The gross receipts test is based on the receipts for all entities in the controlled group. Many companies had assumed the test would apply by entity and will be surprised that they do not have a sufficient reduction when all related entities are aggregated. There is a safe harbor rule for employers that acquired a trade or business during 2020 that allows the purchaser to consider the seller’s 2019 receipts related to the acquired business.
What are “wages” qualifying for the Employee Retention Tax Credit?
Wages. The FAQs provide that a credit cannot be taken for any severance paid to a former employee. Because there is no standard definition of “furlough” or “layoff” (some employers treat them as a termination subject to reemployment while others treat them as a leave of absence), it will be important for each employer to confirm how affected employees have been classified for all other benefits to determine whether wages paid during the layoff/furlough will be eligible for the credit.
As noted in our prior alert, there is a different calculation of the amount of qualified wages depending on whether the employer has, on average, more than 100 full-time employees during 2019. This is determined based on the aggregated employees in all related companies.
For an employer group with 100 or fewer employees during 2019, the credit is based on all wages paid during the suspension of operations or period of significant gross receipts decline (limited to the period from March 13, 2020 to December 31, 2020).
In contrast, for an employer group with more than 100 employees, the credit may only be taken in connection with the wages paid to an employee who is not providing services due to the governmental order, or during a quarter in which the employer group has had a significant decline in gross receipts (also limited to the period from March 13, 2020 to December 31, 2020). The wages are capped by the rate of pay in effect before the pandemic. An employer can take a credit for a prorated portion of salary paid to an employee who continues to receive their regular salary for a reduced level of services.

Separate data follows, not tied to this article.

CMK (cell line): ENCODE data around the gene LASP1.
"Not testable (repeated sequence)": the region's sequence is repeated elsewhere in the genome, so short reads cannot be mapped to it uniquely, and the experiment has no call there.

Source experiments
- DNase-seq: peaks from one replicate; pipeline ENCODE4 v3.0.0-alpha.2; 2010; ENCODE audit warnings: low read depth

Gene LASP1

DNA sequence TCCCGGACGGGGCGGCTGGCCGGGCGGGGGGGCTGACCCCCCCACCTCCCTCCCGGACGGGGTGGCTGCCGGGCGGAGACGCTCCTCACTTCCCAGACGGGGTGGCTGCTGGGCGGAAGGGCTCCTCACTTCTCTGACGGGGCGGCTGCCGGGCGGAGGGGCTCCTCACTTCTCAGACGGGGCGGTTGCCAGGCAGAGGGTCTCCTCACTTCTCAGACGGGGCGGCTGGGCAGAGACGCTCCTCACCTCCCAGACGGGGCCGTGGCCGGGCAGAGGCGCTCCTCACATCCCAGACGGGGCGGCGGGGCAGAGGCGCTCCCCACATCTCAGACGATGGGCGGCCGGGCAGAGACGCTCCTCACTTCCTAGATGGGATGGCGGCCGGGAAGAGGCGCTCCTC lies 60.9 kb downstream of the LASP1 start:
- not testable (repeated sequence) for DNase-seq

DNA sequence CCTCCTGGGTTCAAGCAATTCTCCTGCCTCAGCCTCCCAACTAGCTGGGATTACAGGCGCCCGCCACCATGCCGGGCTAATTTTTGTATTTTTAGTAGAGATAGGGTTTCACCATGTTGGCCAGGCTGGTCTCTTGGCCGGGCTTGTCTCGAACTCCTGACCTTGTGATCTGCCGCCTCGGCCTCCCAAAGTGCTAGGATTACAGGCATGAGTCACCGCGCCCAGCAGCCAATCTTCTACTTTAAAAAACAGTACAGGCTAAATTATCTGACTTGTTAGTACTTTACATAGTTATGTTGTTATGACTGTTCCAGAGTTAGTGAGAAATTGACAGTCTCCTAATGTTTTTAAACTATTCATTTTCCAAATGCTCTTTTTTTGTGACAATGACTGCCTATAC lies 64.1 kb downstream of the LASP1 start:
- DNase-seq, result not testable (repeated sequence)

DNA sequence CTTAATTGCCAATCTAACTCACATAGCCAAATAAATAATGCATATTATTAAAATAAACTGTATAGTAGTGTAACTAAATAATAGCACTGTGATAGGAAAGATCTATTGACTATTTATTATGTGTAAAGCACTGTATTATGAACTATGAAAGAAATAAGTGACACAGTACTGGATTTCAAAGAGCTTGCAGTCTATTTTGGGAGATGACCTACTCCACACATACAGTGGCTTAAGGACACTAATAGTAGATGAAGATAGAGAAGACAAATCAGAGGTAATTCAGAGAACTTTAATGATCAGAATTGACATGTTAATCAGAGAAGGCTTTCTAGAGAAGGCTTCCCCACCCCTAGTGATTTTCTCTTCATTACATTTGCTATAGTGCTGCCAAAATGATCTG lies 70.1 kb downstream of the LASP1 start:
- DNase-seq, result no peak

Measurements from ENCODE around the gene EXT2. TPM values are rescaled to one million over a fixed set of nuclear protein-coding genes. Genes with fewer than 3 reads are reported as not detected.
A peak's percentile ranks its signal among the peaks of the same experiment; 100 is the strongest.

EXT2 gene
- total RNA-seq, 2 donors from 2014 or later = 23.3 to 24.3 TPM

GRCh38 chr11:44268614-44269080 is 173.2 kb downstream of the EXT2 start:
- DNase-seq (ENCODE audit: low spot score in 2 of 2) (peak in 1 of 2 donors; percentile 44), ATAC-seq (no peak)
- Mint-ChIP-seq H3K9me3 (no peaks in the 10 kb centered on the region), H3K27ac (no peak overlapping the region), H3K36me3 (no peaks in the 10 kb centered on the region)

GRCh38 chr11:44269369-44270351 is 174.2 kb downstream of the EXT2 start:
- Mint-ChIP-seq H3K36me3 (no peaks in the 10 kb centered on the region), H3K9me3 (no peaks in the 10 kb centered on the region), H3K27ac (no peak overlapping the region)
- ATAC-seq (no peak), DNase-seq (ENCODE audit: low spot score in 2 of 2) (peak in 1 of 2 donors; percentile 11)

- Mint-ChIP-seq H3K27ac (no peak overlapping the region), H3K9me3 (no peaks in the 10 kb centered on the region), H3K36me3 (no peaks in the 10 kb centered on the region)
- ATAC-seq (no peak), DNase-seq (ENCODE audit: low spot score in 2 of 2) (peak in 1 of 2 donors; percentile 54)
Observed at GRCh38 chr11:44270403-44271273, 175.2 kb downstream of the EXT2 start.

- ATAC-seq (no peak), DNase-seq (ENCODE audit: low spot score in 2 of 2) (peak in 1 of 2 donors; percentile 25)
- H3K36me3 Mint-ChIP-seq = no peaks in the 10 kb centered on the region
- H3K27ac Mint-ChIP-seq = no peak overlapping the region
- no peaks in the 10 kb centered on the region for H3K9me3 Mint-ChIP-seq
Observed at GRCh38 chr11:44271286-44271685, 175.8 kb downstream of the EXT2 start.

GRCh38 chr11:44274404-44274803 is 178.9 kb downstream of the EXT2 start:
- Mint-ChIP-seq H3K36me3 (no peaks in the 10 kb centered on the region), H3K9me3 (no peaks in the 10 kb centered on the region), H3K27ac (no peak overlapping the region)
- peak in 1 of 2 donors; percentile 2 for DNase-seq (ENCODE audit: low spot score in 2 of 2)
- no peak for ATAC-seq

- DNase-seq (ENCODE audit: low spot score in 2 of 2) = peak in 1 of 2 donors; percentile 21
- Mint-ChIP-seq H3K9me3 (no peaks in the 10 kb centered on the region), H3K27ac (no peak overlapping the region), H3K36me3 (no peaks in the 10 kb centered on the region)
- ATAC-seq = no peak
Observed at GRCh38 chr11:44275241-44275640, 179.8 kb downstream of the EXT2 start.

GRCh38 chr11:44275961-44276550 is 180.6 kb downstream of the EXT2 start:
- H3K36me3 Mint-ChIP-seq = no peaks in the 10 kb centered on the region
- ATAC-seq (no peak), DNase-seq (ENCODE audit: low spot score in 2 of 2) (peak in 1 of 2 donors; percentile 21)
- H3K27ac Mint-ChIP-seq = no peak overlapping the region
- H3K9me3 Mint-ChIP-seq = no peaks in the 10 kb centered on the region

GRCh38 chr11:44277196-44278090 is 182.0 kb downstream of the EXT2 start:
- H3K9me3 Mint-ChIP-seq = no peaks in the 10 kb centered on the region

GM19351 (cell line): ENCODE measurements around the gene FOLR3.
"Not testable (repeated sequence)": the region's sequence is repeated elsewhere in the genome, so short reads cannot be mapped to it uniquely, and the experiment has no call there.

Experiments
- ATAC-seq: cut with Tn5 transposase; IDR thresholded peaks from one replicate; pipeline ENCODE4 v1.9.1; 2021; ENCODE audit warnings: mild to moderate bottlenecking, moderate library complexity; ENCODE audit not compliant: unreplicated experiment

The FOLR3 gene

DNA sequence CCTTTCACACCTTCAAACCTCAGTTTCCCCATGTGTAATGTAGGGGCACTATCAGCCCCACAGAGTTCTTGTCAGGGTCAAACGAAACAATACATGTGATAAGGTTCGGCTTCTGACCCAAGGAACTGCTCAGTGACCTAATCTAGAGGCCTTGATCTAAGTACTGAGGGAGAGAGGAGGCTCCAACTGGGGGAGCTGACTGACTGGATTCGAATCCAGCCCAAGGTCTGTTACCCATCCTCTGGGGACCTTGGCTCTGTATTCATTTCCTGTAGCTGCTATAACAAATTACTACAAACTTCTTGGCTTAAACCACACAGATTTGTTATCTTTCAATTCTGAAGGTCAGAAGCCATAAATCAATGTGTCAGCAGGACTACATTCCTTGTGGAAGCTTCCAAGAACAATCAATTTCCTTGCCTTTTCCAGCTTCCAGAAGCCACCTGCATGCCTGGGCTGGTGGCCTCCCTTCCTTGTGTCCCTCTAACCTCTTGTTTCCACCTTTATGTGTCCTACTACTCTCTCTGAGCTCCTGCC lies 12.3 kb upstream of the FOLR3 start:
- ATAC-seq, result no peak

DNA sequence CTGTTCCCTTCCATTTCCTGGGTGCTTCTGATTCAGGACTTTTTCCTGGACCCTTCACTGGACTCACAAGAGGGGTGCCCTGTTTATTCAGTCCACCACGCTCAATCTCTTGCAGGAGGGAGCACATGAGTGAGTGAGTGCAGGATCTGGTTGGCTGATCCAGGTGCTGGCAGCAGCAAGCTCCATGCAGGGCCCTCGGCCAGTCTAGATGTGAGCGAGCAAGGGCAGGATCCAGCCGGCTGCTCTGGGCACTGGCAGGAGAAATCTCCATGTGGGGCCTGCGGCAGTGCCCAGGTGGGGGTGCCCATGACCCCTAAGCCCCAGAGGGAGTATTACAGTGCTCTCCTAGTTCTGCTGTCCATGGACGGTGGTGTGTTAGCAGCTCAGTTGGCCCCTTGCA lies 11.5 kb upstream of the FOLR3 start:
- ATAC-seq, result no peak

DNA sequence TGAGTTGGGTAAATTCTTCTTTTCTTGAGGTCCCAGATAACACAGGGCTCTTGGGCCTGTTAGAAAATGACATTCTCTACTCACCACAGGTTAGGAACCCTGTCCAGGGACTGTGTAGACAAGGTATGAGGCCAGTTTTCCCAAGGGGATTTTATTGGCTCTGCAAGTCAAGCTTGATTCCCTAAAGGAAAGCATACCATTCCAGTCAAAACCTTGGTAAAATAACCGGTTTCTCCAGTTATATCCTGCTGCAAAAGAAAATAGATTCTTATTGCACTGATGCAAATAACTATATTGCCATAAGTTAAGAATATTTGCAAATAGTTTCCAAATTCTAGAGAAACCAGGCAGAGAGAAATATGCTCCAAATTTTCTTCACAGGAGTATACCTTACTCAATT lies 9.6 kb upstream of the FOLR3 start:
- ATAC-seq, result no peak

Health Plan Expenses. Generally, where an employer pays wages to an employee qualifying for Employee Retention Tax Credits, the employer may claim an additional Employee Retention Tax Credit for a portion of the health care costs attributable to those wages. Under the FAQs, where an employee is not providing any services for an employer, but the employer continues to pay some wages to the employee, then the employer remains entitled to claim this additional credit related to the health care costs. However, if the employer does not pay any wages to the employee and only continues to cover their health care costs, none of those health care costs are eligible for the credit. This results in a surprising “cliff” test, where the continuing payment by an employer of a small amount of wages plus health care costs with respect to an employee may yield a materially different result from the payment of no wages plus health care costs. This may be an issue that Congress considers revisiting.
How does claiming the Employee Retention Tax Credits affect an employer’s compensation deduction?
An employer who claims the Employee Retention Tax Credit will have its compensation tax deduction reduced by the amount of the Employee Retention Tax Credit claimed by the employer.
Contact your Vorys attorney with questions about these, or any other aspects of the Employee Retention Tax Credit.